BY OBI ANYAKIDE
Loveness January lost her three cattle and half her crop to last year’s drought, and fears another poor season will mean ruin for her family farming activities at a small plot of land in Seke, 40km southeast of Harare.
“If the rains don’t come we will suffer,” she said simply. “There is nothing more we can do — we need help.”
Drought and an economic meltdown have combined to push Zimbabwe to the brink of humanitarian catastrophe, aid workers warn, with levels of hunger rarely seen outside of war zones.
By early next year, some eight million people — half the population — will be short of food.
A series of interviews and visits to urban and rural parts of Zimbabwe this month by The New Humanitarian confirmed the grim mood of official reports and warnings from aid agencies and local media.
In the countryside, after a season of poor rains, 5.5 million farmers — some of whom suffered total crop failure — will struggle to find food. In urban areas, where an inflation rate of 300% is forcing the poorest to survive on just one meal a day, 2.2 million people are affected.
“The numbers in need could easily climb well beyond six million in the rural areas by next year, and we could also see an increase in the urban areas,” World Food Programme country director, Eddie Rowe, told TNH.
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The crisis is exacerbated by a formal employment rate of just 10%, an indebted government that is struggling to provide basic services, perennial shortages of fuel and foreign exchange, and regular 18-hour power cuts.
“If the government doesn’t act now, Zimbabwe is marching towards unprecedented food insecurity levels,” warned Rowe.
The 2018/19 rainy season was the driest in 40 years. The maize harvest was more than 50% down on 2018, and large-scale livestock losses mean households, like January’s in Seke, are deprived of key assets.
WFP estimates that 4.1 million people will be in urgent need of food aid by January. That includes 1.2 million mainly in northern districts bordering Zambia and Mozambique who have a food security classification of IPC 4 — emergency levels more often associated with conflict.
Consecutive droughts have sapped people’s ability to bounce back. In 2015, poor rains left 30% of rural people food insecure; in 2016 the number hit 42%; in 2018 it rose to 51% ; and this year it has reached 59% — a sign of the growing impact of climate change.
Then there was the shock of Cyclone Idai, which tore through eastern Zimbabwe in March, directly affecting 270 000 people.
Next season is expected to be dry again, with forecasts predicting below average rainfall through to March.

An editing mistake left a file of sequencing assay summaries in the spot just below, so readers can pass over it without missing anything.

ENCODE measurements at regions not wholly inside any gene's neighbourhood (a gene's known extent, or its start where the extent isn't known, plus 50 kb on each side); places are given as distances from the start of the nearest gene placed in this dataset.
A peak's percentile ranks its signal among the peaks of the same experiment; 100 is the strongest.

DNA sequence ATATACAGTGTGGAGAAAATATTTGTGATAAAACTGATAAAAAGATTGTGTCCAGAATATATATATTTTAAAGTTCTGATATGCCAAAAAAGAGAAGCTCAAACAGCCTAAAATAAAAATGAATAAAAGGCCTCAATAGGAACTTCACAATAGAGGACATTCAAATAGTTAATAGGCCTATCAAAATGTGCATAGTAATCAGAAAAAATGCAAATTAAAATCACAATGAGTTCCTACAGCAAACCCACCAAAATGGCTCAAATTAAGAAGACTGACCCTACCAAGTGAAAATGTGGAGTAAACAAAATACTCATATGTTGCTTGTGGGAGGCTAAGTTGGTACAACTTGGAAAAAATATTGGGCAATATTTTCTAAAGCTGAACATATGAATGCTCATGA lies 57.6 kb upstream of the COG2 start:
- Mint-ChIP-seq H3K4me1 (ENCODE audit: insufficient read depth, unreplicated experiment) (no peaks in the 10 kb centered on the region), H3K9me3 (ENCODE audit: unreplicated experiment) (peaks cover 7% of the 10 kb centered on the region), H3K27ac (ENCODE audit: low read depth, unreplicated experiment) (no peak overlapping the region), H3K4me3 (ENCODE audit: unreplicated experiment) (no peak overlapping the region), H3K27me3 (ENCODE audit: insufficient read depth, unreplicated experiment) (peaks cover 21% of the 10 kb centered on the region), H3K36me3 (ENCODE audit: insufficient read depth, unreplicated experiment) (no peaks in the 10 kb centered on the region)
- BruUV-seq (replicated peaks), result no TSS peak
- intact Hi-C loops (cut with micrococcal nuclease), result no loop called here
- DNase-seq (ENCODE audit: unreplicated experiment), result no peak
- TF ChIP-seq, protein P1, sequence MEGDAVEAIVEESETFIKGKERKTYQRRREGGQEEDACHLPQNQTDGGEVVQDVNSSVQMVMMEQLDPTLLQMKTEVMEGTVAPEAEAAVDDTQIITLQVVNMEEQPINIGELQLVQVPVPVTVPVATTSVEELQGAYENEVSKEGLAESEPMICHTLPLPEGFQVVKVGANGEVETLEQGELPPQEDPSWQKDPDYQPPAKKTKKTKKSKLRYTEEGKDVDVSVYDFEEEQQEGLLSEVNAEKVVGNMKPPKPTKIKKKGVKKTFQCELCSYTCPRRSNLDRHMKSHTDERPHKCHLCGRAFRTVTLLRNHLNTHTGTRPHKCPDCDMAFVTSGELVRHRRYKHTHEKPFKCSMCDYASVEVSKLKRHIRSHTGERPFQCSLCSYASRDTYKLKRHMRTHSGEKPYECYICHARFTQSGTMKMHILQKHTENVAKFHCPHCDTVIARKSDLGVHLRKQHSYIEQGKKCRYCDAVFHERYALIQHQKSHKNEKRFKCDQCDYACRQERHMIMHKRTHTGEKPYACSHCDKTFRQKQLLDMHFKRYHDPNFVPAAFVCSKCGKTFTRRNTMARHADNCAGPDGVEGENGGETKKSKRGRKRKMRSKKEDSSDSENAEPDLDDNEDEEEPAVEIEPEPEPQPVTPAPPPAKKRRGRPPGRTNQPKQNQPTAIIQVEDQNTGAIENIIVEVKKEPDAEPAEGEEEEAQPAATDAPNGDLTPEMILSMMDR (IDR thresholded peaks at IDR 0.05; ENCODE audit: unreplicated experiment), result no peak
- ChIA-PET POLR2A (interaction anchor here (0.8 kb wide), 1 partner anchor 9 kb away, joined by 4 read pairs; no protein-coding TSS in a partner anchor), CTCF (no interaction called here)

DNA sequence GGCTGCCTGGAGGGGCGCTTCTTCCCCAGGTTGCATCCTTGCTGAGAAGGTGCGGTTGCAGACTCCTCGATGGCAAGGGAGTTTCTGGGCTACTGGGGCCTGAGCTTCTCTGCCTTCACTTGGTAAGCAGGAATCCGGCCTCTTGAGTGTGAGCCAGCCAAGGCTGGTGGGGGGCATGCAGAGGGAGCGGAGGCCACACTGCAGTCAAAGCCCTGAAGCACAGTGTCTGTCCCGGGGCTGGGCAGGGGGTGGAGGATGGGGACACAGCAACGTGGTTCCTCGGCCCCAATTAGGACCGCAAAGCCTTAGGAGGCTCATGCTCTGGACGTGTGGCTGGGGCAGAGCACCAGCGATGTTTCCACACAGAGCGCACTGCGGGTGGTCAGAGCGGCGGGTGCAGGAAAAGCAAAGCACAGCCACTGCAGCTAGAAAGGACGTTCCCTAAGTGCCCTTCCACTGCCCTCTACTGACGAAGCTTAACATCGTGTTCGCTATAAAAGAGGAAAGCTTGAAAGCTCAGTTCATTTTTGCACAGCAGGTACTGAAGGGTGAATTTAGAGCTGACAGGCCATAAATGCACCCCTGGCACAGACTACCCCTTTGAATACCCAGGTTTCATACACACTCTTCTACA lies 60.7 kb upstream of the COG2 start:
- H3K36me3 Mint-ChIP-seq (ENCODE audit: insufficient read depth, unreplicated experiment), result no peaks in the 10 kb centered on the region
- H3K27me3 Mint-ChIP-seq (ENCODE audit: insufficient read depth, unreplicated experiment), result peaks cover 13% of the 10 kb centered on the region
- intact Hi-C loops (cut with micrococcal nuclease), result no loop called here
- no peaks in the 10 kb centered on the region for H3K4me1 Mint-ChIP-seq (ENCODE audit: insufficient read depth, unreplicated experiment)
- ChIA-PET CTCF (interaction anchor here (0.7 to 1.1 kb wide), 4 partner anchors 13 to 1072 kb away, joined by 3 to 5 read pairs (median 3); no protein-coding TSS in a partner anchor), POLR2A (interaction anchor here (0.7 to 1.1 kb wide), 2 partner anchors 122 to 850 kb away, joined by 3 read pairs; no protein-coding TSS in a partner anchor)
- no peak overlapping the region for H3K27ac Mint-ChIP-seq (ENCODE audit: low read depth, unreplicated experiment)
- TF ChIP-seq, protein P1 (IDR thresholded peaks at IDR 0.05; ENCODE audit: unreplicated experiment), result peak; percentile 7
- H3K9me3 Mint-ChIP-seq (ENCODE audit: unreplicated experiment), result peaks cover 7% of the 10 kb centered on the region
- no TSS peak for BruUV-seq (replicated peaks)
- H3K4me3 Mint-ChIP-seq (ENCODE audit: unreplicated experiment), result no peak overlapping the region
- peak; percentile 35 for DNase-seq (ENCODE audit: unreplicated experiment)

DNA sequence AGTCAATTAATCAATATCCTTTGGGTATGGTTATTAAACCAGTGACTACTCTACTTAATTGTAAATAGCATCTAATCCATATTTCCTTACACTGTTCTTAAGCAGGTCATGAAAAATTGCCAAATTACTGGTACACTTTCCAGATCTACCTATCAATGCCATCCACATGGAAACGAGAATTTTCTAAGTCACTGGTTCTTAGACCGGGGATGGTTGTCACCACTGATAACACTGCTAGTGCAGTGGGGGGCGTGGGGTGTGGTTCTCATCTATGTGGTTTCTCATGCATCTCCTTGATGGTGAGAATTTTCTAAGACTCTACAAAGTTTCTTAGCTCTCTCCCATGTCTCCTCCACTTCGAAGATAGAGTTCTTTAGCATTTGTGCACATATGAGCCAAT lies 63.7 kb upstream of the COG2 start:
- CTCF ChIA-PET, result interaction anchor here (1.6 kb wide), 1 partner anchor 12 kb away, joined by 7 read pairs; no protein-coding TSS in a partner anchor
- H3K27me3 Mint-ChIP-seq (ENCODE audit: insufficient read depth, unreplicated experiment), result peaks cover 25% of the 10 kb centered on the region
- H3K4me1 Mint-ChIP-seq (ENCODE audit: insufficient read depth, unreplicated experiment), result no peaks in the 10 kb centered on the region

“Donors and humanitarian partners should prepare for atypically high food assistance needs throughout 2020,” the USAID-funded food security watchdog Fewsnet said in its latest bulletin.
WFP had originally planned to reach 2.7 million people from January to April 2020. That was predicated on a government commitment that it would feed an additional three million people.
But doubts over the government’s ability to meet that pledge have led WFP to expand its intervention to 4.1 million people, aid workers told TNH.
Scaling up so rapidly will be a challenge, Rowe acknowledged. “Reaching 4.1 million by the end of January is going to be tough,” he said. “We’ve bought in additional staff to help us get to that target.”
There is also a logistical problem. Zimbabwe’s banning of US dollar transactions and soaring inflation means that cash as aid is no longer viable. So, assistance must take the form of traditional in-kind aid — sacks of maize and bottles of cooking oil.
But after the drought there is little spare maize in the region. Zambia, the usual go-to country for food aid, has banned exports. Shipments from Mexico, another regular supplier, are months away in terms of transport time.
A further complication is that Zimbabwe will not accept genetically-modified maize. An alternative under consideration is GM maize from South Africa that has been milled and cannot propagate.
Zimbabwe is negotiating the purchase of 17 000 tonnes of maize from Tanzania, with the transport of the first tranche of 7 000 tonnes underway. But “questions around the government’s ability to import sufficient grains to fill the gap” remain, the WFP noted in a recent briefing.
A pilot urban social safety net programme funded by the UK government is an exception to in-kind aid, using mobile money transfers. It aims to reach 100,000 people “at-risk” and could be extended to 200 000 if more financing is found.
Epworth, a once informal settlement 12km from Harare, is one of eight communities where the programme is being rolled out. Poverty levels there are among the worst in the country, with roughly half the population “cereal insecure” — meaning they can’t afford even plain maize. Some 4 000 households will receive the equivalent of $9 per family member a month, via a mobile money platform.
But even here, there are hurdles. One problem is the high transaction fees charged by retailers to convert the digital cash. The premium is at least 25%, and to purchase some demand-heavy commodities like maize meal, it can be as high as 40%.
Yet the small payments make a difference. Naume Tawawa’s husband works as a market porter in central Harare, and the family could hardly afford to feed their five children and keep the three youngest in primary school. The $64 she gets “helps substantially”. She can now afford more and better food, and sanitary products for her older daughters.
But “Epworth is no longer an isolated slice of poverty,” said Amnesty International country director, Jessica Pwiti. “There are Epworths all over Zimbabwe.” — The New Humanitarian